Kristen Starnes-Ott, associate dean of academics, earned a bachelor’s degree in biology from East Carolina
B.S.N. from Auburn University, an M.S.N. in nurse anesthesia from the University of Southern California and a doctoral degree in nursing from the University of Texas Health Science Center at Houston. During her doctoral work, she was named the AANA Foundation New York Life Doctoral Fellow and received the Outstanding Doctoral Award from the Zeta Pi Chapter of Sigma Theta Tau. Her research interest focuses on using simulation technology to improve provider communication and impact patient safety outcomes in perioperative care systems. She co-authored and produced the video “21st Century Simulation Innovation in Education & Research,” which received the Award of Merit-Best Shorts Competition in 2012. She has served on numerous state and national professional organizations, committees and taskforces, including the American Association of Nurse Anesthetists Education and Continuing Education committees.
Cindy Corbett, formerly associate dean of research and interim chancellor for research at Washington State University Spokane, has joined USC as a SmartState Endowed Chair research professor. Corbett focuses on strategies to improve chronic illness self-management and patient safety and has received funding from the American Society of Health-System Pharmacists’ Research and Education Foundation, the Robert Wood Johnson Foundation, the Agency for Healthcare Research and Quality, the National Institutes of Health and the Patient Centered Outcomes Research Institute. She is a fellow in the American Academy of Nursing and a member of the Western Institute of Nursing.
Robin Dail, associate dean of faculty affairs and practice, earned an associate degree in nursing
from the University of Nevada, Las Vegas, an M.S.N. as a neonatal nurse practitioner
from East Carolina University and a doctoral degree in nursing from the University
of North Carolina, Chapel Hill. Dail comes to USC’s College of Nursing from Duke University’s
School of Nursing and School of Medicine. Inducted into the American Academy of Nursing
in 2014, Dail practiced as a neonatal nurse and neonatal nurse practitioner for 30
years before beginning her academic career. She studies thermal stability in premature
infants to reduce morbidity and mortality related to hypothermia in this vulnerable
Alicia Ribar, assistant dean of graduate programs, has practiced professional nursing for 25 years and has more than 19 years of advanced practice nursing experience. She earned a B.S.N. degree from the University of Toledo, Medical College of Ohio, and subsequently worked in several clinical settings. In 1998, she completed an M.S.N. at Wright State University, becoming a family nurse practitioner. Ribar is certified as a family nurse practitioner by the American Nurses Cre- dentialing Center and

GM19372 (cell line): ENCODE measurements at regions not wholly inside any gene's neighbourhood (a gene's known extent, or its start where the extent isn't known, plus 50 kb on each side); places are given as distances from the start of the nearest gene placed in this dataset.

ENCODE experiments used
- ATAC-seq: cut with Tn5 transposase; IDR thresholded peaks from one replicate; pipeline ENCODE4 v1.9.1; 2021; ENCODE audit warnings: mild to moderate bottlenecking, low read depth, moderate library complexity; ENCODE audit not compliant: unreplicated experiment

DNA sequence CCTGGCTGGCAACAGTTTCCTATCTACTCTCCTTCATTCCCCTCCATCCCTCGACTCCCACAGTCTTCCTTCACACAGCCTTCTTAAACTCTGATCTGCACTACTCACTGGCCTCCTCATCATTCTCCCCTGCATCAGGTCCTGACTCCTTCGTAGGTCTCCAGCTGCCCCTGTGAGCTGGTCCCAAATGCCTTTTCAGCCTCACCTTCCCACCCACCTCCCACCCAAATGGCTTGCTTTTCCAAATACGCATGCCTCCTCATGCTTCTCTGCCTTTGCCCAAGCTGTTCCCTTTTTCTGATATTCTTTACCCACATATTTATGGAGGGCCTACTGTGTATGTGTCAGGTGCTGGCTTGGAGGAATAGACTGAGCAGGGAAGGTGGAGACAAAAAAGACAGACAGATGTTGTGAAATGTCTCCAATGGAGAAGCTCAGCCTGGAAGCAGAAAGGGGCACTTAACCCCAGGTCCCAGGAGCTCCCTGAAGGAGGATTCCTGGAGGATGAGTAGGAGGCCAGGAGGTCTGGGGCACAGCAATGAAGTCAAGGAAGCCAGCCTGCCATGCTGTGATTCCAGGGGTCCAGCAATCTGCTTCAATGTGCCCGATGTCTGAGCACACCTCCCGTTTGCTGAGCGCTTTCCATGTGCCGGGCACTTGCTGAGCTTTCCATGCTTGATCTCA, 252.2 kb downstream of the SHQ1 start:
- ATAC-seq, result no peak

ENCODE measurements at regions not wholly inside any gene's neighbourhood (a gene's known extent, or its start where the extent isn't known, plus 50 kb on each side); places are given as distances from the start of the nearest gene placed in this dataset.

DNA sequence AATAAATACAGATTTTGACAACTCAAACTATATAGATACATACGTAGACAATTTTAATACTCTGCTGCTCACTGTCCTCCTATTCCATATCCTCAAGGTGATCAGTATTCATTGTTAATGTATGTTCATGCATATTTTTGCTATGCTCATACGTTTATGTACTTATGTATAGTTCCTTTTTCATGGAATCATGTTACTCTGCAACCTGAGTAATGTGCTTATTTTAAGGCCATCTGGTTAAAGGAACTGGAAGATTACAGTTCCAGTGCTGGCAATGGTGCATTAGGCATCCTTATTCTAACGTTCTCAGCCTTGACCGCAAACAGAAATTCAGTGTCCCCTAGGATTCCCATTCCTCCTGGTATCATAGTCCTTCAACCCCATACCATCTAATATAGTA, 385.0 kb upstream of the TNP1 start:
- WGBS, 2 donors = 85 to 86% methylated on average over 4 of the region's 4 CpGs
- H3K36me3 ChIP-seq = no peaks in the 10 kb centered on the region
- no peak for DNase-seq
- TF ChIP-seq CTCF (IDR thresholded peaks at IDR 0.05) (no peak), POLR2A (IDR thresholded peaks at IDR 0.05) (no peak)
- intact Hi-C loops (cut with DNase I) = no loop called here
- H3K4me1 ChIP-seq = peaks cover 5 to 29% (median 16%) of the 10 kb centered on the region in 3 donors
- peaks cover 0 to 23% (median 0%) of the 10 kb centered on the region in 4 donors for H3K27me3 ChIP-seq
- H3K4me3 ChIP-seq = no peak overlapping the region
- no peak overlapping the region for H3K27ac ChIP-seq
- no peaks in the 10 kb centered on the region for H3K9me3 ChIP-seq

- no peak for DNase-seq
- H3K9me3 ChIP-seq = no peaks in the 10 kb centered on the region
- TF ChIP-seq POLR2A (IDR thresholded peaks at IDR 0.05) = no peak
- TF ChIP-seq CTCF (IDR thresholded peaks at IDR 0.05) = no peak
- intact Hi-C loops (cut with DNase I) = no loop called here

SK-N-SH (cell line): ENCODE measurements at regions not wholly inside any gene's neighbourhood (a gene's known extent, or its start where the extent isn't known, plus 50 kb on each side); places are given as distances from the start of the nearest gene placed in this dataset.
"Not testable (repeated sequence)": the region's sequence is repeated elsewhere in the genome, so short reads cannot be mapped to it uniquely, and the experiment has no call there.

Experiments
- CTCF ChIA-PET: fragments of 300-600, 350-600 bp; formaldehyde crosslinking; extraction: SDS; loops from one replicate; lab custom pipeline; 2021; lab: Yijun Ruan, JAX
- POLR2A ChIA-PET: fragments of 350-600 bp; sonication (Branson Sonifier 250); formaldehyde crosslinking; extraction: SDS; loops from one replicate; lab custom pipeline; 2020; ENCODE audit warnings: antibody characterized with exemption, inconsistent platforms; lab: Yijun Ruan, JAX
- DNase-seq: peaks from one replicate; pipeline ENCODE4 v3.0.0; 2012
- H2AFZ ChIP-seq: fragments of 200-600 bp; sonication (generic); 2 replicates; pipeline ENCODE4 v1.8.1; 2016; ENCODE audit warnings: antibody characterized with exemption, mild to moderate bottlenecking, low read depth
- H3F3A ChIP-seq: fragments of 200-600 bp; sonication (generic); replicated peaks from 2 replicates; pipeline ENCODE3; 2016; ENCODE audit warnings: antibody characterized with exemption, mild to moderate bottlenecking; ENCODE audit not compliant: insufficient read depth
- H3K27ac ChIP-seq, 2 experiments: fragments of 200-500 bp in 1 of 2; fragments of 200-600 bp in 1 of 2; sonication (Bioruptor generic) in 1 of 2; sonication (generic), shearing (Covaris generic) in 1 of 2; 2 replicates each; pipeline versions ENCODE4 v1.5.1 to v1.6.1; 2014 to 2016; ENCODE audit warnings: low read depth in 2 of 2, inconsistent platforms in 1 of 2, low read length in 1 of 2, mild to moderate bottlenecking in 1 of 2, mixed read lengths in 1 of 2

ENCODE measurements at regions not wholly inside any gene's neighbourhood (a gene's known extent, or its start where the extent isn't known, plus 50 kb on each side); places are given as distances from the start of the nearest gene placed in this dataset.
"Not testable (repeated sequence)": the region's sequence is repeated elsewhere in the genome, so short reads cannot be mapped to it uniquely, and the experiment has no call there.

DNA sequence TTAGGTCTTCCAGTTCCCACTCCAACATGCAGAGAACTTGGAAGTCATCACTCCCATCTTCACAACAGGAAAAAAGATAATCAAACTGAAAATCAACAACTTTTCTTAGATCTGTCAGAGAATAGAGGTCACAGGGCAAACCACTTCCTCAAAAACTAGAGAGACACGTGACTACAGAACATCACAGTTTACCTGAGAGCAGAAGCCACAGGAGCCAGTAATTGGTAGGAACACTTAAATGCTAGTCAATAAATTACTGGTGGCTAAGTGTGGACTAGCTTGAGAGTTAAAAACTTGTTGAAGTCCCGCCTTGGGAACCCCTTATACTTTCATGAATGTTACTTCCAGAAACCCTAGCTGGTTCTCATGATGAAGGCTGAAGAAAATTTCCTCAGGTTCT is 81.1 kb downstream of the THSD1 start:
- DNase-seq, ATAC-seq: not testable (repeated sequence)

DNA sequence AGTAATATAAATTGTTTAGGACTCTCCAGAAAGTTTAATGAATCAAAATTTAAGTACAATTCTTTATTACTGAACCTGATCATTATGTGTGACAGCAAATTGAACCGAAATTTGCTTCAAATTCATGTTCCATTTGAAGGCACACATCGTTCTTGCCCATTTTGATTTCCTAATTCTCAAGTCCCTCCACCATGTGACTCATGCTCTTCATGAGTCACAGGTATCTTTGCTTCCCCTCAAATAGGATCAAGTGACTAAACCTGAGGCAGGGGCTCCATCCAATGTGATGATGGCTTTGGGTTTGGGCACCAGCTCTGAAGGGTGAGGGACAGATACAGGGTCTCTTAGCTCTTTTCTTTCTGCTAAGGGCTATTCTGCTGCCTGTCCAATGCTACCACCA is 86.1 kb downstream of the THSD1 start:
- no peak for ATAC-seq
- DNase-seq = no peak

is recognized as an advance practice nurse by the Ohio and South Carolina Boards of Nursing. In 2012, she completed her doctoral degree in nursing at Duquesne University, concen- trating in epidemiology and transcultural health disparities. She has had active clinical practices in both acute care and primary care pediatric/family practice settings and currently maintains a clinical practice delivering health care for the Division of Inpatient Services at the Department of Mental Health of South Carolina.
Rachel Onello, director of the Clinical Simulation Lab, has more than nine years of experience in clinical simulation education with formal education from the Peter M. Winter Institute for Simulation, Education and Research at the University of Pittsburgh and the Center for Medical Simulation at Harvard University. She comes to Carolina from the University of Maryland, where she was the assistant director of the simulation lab and taught clinical and simulation courses to undergraduate and graduate students. Onello’s main area of interest is in faculty development, particularly around simulation design integration and debriefing, in simulation-based encounters and also in facilitating debriefing style feedback conversations in clinical learning environments.